19 January 2024 Reading time: 2 minutes

Let’s Encrypt reduces its support for Android 7


On February 8, 2024, Let's Encrypt will shorten its certificate trust chain. This will eventually prevent websites with Let's Encrypt SSL from opening on Android 7 devices. Here's what happened, why it matters, and what to do.

Why websites will stop opening

Back in the day, when practically no one had heard of Let's Encrypt, it used a signature from the IdenTrust Certificate Authority. IdenTrust, and thereby sites with Let's Encrypt SSL, were supported by a vast number of devices.

Over time, Let's Encrypt came to be supported by default on many modern devices through its own root certificate.

However, support on older devices was still provided by IdenTrust. However, IdenTrust's root certificate signature expired in 2021. To get around this, Let's Encrypt found a temporary solution – adding a cross-signature. This has allowed certificates to continue to be used on older devices.

The phase-out process

Over the course of 2024, support for the old certificate chain will be phased out:

  • From February 8, 2024, the cross-signed certificate chain will no longer work for automated SSL issuance. However, there will be an option to configure it manually via a configuration file.
  • On June 6, Let's Encrypt will disable the ability to configure the old certificate chain. SSL certificate holders will have a maximum of 90 days left in which it will still work (90 days is the certificate validity period).
  • Support for the old certificate chain will end on September 30, 2024.

Who will be affected by this change

According to the analyst’s data, the new chain will not work on older devices, particularly: Android 7.0 and earlier. Websites on all devices with later versions will most likely continue to work normally because they have a Let's Encrypt root certificate installed.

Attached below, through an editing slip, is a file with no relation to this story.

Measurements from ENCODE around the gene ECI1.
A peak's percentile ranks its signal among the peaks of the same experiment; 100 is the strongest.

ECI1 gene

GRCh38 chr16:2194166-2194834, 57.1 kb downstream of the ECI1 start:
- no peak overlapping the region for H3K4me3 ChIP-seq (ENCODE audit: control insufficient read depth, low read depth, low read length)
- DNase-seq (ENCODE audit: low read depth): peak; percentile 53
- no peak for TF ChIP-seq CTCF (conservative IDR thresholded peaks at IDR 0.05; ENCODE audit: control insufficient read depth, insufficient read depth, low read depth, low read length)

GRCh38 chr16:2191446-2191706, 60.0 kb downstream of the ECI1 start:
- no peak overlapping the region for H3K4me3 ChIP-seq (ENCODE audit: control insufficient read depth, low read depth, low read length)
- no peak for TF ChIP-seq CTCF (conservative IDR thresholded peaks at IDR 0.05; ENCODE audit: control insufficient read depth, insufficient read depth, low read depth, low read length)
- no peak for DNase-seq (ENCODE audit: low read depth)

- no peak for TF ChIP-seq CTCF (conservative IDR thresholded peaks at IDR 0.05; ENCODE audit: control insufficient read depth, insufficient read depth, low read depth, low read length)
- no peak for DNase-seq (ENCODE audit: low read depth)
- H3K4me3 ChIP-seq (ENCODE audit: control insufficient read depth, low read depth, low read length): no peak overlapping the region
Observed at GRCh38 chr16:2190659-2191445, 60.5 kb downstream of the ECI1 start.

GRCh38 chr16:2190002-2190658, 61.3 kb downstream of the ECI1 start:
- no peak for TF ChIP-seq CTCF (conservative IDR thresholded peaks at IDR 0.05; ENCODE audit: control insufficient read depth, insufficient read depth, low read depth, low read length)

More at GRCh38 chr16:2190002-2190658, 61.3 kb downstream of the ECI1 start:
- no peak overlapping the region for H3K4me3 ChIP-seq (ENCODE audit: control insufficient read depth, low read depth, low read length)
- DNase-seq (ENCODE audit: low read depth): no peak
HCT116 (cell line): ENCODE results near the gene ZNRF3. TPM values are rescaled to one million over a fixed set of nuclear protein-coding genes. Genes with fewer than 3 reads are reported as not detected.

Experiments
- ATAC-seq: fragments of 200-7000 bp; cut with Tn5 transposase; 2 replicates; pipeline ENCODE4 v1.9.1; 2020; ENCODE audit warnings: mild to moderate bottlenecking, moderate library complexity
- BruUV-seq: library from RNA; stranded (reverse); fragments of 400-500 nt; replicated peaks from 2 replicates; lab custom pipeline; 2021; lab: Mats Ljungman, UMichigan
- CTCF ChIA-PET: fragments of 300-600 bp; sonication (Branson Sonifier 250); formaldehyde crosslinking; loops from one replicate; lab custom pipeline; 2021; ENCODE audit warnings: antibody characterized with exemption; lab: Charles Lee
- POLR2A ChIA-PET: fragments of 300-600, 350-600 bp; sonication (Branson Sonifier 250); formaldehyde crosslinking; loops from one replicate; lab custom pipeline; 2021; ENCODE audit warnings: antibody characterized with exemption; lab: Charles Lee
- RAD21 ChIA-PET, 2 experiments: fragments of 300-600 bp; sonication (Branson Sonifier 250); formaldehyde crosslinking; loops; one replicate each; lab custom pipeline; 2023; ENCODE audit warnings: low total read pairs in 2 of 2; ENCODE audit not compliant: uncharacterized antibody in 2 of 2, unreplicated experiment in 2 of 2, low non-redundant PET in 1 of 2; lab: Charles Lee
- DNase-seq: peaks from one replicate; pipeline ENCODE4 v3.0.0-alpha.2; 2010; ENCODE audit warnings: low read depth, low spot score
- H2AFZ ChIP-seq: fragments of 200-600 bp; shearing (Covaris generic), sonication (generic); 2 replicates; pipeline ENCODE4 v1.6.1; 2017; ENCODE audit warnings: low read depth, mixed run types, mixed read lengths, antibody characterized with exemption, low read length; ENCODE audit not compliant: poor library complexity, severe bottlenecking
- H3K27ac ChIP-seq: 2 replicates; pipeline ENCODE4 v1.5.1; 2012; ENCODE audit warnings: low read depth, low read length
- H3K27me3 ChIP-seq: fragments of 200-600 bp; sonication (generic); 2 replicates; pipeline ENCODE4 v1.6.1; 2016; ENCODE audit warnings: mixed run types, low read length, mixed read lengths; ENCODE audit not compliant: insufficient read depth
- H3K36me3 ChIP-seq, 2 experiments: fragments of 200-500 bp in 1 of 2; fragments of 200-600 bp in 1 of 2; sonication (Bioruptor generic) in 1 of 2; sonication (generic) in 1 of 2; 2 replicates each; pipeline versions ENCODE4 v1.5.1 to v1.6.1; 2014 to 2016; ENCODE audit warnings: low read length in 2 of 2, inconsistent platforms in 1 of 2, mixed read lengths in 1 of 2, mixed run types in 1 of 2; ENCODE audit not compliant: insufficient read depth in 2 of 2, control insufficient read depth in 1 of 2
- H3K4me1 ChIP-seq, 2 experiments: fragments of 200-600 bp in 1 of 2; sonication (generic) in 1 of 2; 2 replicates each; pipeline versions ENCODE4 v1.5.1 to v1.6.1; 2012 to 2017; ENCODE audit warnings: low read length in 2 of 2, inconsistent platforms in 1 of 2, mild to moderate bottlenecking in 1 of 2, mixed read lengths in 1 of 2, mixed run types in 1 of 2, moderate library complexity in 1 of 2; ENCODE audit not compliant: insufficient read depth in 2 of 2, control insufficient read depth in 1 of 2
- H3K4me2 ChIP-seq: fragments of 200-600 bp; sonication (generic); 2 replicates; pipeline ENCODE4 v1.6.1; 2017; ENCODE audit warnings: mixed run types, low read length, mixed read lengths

What to do if you use Let’s Encrypt

For devices running older software, we recommend installing Firefox Mobile. It uses its own trusted certificate storage, so it will trust sites with the updated Let's Encrypt.

If you are a resource administrator and you see in your statistics that you have a lot of users with old versions of software – remind them to install a new browser or update the software. Also, don't forget to check your architecture for legacy elements that may be incompatible with the new Let's Encrypt chain.

Alternatively, the optimal solution is to purchase a commercial certificate from a trusted Certificate Authority. For example, Sectigo certificates will continue to be trusted by both old and new devices. Plus, they're valid for 12 months instead of the three months offered by Let's Encrypt. So if you divide the cost by 12 months of peace of mind and confidence, the price is definitely lower, particularly considering the risk of inaccessibility to you and your customers.